in this area in Great Britain so much.

LADY FIONA: I always think it's the most extraordinary home. And I feel very privileged to be walking where people have walked for 1,200 years.

QUEST (on camera): Does it still have the capacity to move you?

LADY FIONA: Oh, god, yes. And it's still the most extraordinary feeling. It's a world apart.

QUEST: Even after all these years?

LADY FIONA: Definitely.

QUEST (voice-over): To walk through these rooms, to hear the history, to meet the Carnarvons, it's like well, Downton.

QUEST: Richard Quest, CNN, Highclere Castle, or Downton Abbey, or Highclere Castle.



LADY FIONA: Earlier this year, I was lucky enough to be on Richard's show. Thank you.

And here I am, it's Christmas time, sitting in the saloon of Highclere Castle in front of our Christmas tree, 25-foot-high and over a thousand

balls on it.

And I just want to wish to you, Richard, everyone at CNN a very happy Christmas and all the best wishes for 2022.


QUEST: The delights of Highclere Castle. And dare I suggest that the Christmas tree in Trafalgar Square might rival that at Downton Abbey.

When we come back after the break, we'll cross the Atlantic and go to Georgia in the United States, to visit a restaurant that was having very

difficult times. But with the right policies, they're thrived.



QUEST: Welcome back to THE BEST OF QUEST as we're revisiting those companies we met during the voices of the crisis.

If there's one common thread that we heard again and again, it's that the important thing is the decisions taken at the start of the pandemic.

In some cases, it meant keeping staff on even at great cost. Because when the reopening began, you are better positioned to thrive.

Take the restaurant, the 1920 restaurant in Georgia.



QUEST (voice-over): The hum of the dinner rush, a refreshing tone after all these months. And whether on the patio or at packed tables indoors, things

are back to normal here at the 1920 club in Roswell, Georgia.

It wasn't always this way.

JENNA ARONOWITZ, CO-OWNER, 1920 TAVERN: It was tough on my stock because, you know, doing new systems on the very first day is like opening a brand-

new restaurant even though we've been here five years.

QUEST (on camera): I'm looking forward to my dinner at the 1920 Club.


QUEST: And I'll come across and have some dinner. And I'll pay the bill. I expect to pay the bill.

ARONOWITZ: OK. Why we would love that.

The most important part of 1920 is the experience. And being close to six weeks, we were unable to give that experience to our guests.


ARONOWITZ: I would go with the -- there's a parmesan grouper that's fantastic. It's really, really good. And I know you like lamb so maybe

we'll make a little a side of lamb to start off with. Yes?


ARONOWITZ: It's like a roller coaster it was a slow, steady climb. It's been wonderful. I have an amazing community who has supported us through

this whole thing. The first day we opened, they were lined up all the way along the street.

QUEST: I know from when we spoke, you kept on your staff.

ARONOWITZ: Yes, I did.

QUEST: Now did you continue all the way through?

ARONOWITZ: Thank god, yes.


ARONOWITZ: Because, in hindsight, when everybody reopened, nobody had employees. So a lot of restaurants on the street that are unable to open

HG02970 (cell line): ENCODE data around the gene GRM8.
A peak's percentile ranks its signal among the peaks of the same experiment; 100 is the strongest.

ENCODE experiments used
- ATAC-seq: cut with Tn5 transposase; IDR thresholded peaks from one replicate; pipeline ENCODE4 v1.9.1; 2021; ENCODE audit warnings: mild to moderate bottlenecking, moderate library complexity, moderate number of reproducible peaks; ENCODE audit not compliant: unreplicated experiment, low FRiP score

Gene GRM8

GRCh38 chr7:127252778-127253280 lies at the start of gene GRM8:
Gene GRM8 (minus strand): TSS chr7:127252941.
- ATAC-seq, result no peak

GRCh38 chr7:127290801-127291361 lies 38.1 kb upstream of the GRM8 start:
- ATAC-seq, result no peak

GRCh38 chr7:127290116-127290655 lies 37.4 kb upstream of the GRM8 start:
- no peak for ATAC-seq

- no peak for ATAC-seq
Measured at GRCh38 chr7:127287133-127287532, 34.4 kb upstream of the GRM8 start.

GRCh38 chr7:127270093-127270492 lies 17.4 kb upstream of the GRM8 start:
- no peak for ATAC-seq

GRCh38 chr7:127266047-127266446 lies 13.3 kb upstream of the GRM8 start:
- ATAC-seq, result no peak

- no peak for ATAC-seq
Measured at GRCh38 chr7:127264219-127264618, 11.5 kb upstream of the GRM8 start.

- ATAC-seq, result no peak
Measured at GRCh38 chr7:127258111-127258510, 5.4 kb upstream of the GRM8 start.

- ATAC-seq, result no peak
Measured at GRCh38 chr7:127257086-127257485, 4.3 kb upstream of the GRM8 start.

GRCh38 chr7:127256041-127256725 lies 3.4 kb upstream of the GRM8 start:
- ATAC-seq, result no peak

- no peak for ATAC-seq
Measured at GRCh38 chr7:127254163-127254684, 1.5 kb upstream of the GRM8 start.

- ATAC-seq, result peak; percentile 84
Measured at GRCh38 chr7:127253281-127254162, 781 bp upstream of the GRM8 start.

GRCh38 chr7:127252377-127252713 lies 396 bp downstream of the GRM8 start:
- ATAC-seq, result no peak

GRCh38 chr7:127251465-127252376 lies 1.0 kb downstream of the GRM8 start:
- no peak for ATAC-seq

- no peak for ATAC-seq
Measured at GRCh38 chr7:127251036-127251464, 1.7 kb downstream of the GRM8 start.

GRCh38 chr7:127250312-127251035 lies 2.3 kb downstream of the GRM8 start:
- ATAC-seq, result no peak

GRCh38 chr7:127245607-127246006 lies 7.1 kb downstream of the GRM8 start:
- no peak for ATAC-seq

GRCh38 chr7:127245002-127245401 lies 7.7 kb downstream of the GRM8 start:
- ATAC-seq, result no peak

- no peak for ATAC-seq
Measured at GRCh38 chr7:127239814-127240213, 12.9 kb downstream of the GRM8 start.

restaurants full time because they don't have employees.

I never did it because of what was going to happen afterwards. I didn't have the foresight to know what was going to happen. I just wanted my guys

to hurt. I wanted them to be OK.

QUEST: In Georgia, particularly, on a local level and federal government level, do you think that's the effect, people are not going back to work

because of unemployment?

ARONOWITZ: Very much so. If you think about it logically, the unemployment with state and federal combined equates to $19.12. The average jobs for

most industries are on the lower level is $10 to $15.

So in a normal sense, why would you go back to work if you can make $19 as opposed to making $10 or $15.

QUEST: You said 50 percent of your staff are vaccinated.


QUEST: But you're not making it a requirement?

ARONOWITZ: I can't make a requirement. I'm not the Gestapo. I'm a business owner. They are human beings with their own rights. They are free to



QUEST: What do you do with your staff who are not vaccinated? Do you do anything?

ARONOWITZ: They can continue with PCR tests.

QUEST: So they have to continue PCR tests?


QUEST: So you are taking precautions?

ARONOWITZ: Yes, I continue with that. I have to be safe.

QUEST (voice-over): Before long, after the tasty grouper, some lamb and a nice conversation, it was that matter of the bill.

(on camera): Remember what I promised?

ARONOWITZ: You promised you would come and pay the check.

QUEST: With the corporate card, of course.


QUEST: It's all on me tonight.



ARONOWITZ: Hi. This is Jenna, from 1920 Tavern, in Roswell Georgia. We want to wish you all a happy holiday.

We can't believe that a year and a half we've been through a pandemic. But because of the pandemic, so many wonderful things have happened.


It's brought our community together, created such a bond with our employees guests. And we're just so grateful to be thriving, because of taking a bad

situation and making it good.

We want to wish everybody happy holidays. Thank you from Roswell, Georgia.


QUEST: It is good to see things approaching, some things approaching normality, whatever that means today.

During the pandemic, all sorts of things were going on very abnormally with our hair where we couldn't get it cut. We met on hairdresser in Copenhagen

who was taking unusual steps. So we went back to visit again. And guess what? Up ahead.


QUEST: See that fountain? That's what my hair looked like at the height of the pandemic. All everywhere. So much so, I had to press my barber, Chris,

into giving me a cut. He did a good job, all things considered.

Some hair salons had to rely on ingenious ideas to keep clients during the bad times so that, when things reopened, they would return.

I visited one in Copenhagen.


QUEST: The urge to actually say, do your wildest.




QUEST: OK, don't strangle me.

RIISBERG: I don't want you to feel uncomfortable in my chair, though.

Do you want back massage? Yes?

QUEST: When we spoke, in May of last year -- you had been closed for a month, the week after you just opened.


QUEST: You were very enthusiastic.

RIISBERG: Yes, I was super happy. It was nerve-wracking to be on lockdown for us a month and some people longer.

So finally, coming back to clients. And even though it was a little bit of a hassle to get everyone rebooked and figuring out, how do we make time for